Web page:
fn=lambda A: A + (1e-6 * pt.tensor.identity_like(A)),
sequences=K
)

return pt.tensor.mul(
result,
self.eta
)


If I fit a model that uses this kernel using Exponential priors for ls and eta, everything works well, and I can sample it with any of the samplers (I’m using blackjax). However, the moment I adjust the parameterization to be equivalent to what pyMC’s ExpQuad() does with regards to lengthscale parameter, i.e, I change the function as follows (note how ls is now inside the square_dist function):

 def quad_kernel(self, X, Xs, ls):
return pt.tensor.exp(-0.5 * self.square_dist(X / ls, Xs))


then I can no longer sample with blackjax, and I get an error that my model is not continuous. If I use pyMC’s sampler, it uses a Compound Step, where the ls parameter is estimated with a Metropolis step and the other parameters use NUTS. There are no other differences - and the priors still use Exponential distribution. I have tried HalfNormal and HalfCauchy too, but that did not change anything.

What could be causing this behavior? I assume it may have to do with some pytensor optimizations under the hood - I can provide a more complete example with data to illustrate, too.

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First you’re right that the way it’s done in PyMC and other GP libraries (I mostly used the design of GPy and early GPFlow, which itself was based on GPy, for the kernel library) is to make ARD, or one lengthscale per input dimension, work correctly.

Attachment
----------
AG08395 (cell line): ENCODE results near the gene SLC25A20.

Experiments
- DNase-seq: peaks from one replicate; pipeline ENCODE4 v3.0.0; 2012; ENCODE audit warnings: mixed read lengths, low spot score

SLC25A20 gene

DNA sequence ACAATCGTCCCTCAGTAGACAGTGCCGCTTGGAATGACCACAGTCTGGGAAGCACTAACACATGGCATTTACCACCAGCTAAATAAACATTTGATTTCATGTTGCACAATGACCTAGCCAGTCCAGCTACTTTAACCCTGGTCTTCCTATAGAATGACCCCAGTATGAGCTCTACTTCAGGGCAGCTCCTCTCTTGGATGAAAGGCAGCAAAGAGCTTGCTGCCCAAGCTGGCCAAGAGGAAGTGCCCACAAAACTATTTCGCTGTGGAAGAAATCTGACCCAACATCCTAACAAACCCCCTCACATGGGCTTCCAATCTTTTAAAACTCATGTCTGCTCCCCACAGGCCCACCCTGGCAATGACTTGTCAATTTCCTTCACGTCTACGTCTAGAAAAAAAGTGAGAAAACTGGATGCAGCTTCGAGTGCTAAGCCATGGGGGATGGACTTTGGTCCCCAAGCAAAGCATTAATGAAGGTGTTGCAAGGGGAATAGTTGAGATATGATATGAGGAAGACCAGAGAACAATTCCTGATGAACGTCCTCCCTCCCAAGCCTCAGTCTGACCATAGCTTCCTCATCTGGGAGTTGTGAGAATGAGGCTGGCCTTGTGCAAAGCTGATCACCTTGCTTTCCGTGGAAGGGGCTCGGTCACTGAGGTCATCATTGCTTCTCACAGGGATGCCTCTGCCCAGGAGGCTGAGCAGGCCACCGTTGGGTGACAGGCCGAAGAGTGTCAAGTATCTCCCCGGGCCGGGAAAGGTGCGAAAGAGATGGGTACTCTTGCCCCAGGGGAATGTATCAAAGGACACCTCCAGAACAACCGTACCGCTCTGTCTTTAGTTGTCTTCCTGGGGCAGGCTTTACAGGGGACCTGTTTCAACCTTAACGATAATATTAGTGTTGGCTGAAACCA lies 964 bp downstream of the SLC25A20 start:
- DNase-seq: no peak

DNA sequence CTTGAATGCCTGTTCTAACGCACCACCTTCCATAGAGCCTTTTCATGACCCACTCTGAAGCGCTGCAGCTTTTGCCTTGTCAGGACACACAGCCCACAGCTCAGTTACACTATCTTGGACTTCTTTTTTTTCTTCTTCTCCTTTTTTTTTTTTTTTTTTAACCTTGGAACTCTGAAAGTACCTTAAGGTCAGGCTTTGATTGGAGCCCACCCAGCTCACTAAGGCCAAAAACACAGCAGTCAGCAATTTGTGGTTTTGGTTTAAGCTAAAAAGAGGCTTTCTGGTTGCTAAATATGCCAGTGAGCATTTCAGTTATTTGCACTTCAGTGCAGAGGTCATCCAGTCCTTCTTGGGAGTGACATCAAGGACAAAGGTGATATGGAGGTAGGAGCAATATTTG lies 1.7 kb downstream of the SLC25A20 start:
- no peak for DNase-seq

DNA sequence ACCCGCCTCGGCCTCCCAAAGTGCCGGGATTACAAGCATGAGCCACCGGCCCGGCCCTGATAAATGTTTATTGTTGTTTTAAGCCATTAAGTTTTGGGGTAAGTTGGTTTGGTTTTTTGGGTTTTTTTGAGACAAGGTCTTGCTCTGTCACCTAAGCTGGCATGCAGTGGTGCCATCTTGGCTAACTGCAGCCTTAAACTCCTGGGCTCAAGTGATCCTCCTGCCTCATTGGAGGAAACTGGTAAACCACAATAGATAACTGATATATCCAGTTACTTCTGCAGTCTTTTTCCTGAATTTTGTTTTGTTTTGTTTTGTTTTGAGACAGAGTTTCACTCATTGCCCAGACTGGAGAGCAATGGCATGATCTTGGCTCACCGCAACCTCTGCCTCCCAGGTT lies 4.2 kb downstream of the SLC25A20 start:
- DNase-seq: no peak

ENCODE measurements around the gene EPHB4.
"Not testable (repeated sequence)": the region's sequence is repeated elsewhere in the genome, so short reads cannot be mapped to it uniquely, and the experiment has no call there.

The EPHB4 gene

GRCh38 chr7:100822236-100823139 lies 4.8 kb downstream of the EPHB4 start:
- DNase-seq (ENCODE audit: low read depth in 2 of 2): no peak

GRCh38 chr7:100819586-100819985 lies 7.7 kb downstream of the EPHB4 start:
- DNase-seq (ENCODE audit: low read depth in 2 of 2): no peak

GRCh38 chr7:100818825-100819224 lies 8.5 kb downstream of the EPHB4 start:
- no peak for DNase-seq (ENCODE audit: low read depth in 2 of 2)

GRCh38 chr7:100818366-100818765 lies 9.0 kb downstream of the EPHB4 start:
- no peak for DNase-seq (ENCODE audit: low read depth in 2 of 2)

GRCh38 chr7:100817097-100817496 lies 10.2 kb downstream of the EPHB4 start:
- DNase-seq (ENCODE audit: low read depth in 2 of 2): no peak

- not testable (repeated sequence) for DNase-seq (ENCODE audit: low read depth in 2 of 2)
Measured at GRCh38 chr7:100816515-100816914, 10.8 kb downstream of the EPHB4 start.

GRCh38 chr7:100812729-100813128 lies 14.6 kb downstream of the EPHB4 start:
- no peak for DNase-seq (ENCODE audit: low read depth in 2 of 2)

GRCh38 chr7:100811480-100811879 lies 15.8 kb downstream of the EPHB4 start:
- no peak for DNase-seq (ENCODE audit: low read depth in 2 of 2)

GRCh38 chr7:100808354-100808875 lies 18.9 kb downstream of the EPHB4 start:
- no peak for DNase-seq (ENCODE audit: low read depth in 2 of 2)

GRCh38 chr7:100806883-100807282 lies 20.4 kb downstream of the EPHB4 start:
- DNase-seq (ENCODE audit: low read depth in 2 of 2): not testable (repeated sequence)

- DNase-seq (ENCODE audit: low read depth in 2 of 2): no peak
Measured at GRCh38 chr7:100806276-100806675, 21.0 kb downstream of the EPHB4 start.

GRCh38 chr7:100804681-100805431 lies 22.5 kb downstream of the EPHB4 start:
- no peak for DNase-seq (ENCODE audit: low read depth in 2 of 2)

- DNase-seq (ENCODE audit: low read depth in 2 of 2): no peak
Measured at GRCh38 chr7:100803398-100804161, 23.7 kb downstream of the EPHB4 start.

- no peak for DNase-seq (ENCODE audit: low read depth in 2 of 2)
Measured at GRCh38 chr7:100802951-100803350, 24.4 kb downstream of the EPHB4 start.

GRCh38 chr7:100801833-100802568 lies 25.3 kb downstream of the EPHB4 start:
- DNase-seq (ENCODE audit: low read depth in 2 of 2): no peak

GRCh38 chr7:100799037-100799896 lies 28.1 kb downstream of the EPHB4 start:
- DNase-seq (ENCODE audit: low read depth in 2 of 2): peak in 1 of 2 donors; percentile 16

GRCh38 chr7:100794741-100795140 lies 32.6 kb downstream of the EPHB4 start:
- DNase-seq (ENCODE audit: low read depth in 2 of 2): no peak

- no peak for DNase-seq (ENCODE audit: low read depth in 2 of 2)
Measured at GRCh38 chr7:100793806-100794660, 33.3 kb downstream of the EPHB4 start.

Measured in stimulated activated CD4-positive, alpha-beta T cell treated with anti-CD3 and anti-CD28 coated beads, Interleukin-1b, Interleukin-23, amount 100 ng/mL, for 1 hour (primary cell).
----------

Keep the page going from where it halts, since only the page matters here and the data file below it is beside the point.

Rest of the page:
For intuition, maybe it helps to rewrite

k(x, x') = \exp{\left[-\frac{(x - x')^2}{2\ell^2} \right]} = \exp{\left[-\frac{1}{2} \left( \frac{x - x'}{\ell}\right)^2 \right]} = \exp{\left[-\frac{1}{2} \left( \frac{x}{\ell} - \frac{x'}{\ell}\right)^2 \right]} \,.

What the lengthscale is effectively doing is rescaling your data, or you could even say “standardizing” x and x'. Say x = 0 and x' = 100, or your data ranges from 0 to 100. A lengthscale of \ell = 100 would make the distance between your rescaled x and x' equal to one. Now say x and x' are 0 and 1, or your data ranges from 0 to 1. Now you need a lengthscale of \ell = 1 would make the distance between these rescaled x's also equal to one.

Then for ARD, or anisotropic, case, you need to do this rescaling per dimension. This is like assuming in your model that “distance” is somehow different in each direction, and so each direction needs to be rescaled independently.

An example where you maybe would want to have the same lengthscale for every dimension (isotropic) is spatial, where maybe the first dimension is latitude and the second dimension is longitude. Then, say you’re doing something spatiotemporal, there’s no reason to think your lengthscale in the time direction is going to be the same as in the two spatial directions, so you’d use a different lengthscale for time.

The way the Stan docs write the kernel with \rho (which equals the lengthscale \ell) pulled out of the sum hides this a bit more, but the formula is the same.

I decided to fit a GP per team (so my data is a one-dimensional time variable). As pyMC’s kernels do not work with 3-dimensional data, I needed to code up my ExpQuad kernel equivalent, where all operations are implemented in a broadcastable manner.

I think you can avoid doing this in your use case. Can you think of each team’s time series as one draw from the same GP?

f_\text{team} \sim \mathcal{GP}(0, k(x, x'))

so, the lengthscale in the time direction is the same per team? Or is the lengthscale over time different per team? I think with more info on what you’d like to model we can come up with something that works, so yeah please feel free to post a more complete example.